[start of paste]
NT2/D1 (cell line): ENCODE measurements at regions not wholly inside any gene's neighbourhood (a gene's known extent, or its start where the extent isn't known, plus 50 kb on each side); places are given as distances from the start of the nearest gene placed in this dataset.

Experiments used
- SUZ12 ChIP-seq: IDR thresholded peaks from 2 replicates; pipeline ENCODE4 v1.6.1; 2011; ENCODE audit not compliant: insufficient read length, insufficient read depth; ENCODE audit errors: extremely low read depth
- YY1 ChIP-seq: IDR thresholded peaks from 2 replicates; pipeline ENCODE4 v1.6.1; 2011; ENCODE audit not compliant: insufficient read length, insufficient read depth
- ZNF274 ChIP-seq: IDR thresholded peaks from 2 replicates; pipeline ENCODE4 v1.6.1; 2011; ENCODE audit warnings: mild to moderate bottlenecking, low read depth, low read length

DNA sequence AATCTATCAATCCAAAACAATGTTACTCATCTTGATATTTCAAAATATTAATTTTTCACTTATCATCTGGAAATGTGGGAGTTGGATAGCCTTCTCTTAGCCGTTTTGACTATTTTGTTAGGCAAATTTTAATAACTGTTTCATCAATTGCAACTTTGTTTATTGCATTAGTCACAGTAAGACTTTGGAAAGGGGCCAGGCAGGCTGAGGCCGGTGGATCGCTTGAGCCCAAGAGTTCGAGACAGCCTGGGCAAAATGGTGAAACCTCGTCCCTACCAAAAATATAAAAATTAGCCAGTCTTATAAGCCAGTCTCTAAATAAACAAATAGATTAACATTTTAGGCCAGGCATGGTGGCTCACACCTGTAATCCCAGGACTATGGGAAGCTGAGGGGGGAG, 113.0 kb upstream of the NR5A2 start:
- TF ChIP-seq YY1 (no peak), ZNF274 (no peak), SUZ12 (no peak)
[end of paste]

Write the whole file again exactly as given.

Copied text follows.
NT2/D1 (cell line): ENCODE measurements at regions not wholly inside any gene's neighbourhood (a gene's known extent, or its start where the extent isn't known, plus 50 kb on each side); places are given as distances from the start of the nearest gene placed in this dataset.

Experiments used
- SUZ12 ChIP-seq: IDR thresholded peaks from 2 replicates; pipeline ENCODE4 v1.6.1; 2011; ENCODE audit not compliant: insufficient read length, insufficient read depth; ENCODE audit errors: extremely low read depth
- YY1 ChIP-seq: IDR thresholded peaks from 2 replicates; pipeline ENCODE4 v1.6.1; 2011; ENCODE audit not compliant: insufficient read length, insufficient read depth
- ZNF274 ChIP-seq: IDR thresholded peaks from 2 replicates; pipeline ENCODE4 v1.6.1; 2011; ENCODE audit warnings: mild to moderate bottlenecking, low read depth, low read length

DNA sequence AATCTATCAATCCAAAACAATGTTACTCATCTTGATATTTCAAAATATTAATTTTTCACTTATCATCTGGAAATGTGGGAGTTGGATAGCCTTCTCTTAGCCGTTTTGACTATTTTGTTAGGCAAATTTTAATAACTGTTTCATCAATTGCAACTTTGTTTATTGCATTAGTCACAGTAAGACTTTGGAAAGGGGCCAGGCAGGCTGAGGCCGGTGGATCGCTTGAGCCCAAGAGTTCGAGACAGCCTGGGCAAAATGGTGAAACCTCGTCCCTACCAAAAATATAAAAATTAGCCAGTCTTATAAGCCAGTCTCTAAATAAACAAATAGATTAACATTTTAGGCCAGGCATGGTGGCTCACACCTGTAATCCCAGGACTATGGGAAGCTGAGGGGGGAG, 113.0 kb upstream of the NR5A2 start:
- TF ChIP-seq YY1 (no peak), ZNF274 (no peak), SUZ12 (no peak)